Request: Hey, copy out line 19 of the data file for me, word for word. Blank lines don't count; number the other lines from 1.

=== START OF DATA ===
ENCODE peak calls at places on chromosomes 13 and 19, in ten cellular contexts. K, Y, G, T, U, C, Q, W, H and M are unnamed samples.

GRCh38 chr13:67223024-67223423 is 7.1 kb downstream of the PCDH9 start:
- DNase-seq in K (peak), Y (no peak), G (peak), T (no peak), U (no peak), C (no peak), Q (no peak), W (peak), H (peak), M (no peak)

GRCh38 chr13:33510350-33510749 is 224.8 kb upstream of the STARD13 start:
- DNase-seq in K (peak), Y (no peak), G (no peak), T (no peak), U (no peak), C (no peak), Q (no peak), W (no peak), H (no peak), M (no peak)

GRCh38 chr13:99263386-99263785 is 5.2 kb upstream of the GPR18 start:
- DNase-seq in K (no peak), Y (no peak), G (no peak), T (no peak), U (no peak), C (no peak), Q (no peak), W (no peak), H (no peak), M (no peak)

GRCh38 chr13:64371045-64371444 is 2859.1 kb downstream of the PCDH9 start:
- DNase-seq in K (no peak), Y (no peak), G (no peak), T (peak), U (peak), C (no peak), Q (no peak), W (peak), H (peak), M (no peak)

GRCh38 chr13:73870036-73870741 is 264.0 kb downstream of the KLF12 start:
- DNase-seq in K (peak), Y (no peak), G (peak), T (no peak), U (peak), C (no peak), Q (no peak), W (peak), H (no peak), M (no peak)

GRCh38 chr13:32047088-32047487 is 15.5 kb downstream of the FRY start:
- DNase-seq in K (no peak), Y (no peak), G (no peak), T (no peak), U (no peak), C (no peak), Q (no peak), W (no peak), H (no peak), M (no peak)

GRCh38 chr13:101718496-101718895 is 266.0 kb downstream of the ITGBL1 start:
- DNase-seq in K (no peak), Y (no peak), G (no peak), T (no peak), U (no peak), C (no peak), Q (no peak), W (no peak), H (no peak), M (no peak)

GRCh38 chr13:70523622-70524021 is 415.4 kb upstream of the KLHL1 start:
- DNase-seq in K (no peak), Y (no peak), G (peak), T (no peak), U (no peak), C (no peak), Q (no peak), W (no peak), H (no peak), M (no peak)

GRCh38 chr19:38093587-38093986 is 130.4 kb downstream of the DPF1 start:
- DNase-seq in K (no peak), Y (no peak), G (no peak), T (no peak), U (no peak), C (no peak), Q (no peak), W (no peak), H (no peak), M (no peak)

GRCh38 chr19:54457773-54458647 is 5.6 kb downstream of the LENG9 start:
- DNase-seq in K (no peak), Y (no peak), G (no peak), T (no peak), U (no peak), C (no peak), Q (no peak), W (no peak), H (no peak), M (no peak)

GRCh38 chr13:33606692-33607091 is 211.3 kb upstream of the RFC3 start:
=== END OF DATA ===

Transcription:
- DNase-seq in K (no peak), Y (no peak), G (no peak), T (no peak), U (no peak), C (no peak), Q (no peak), W (no peak), H (no peak), M (no peak)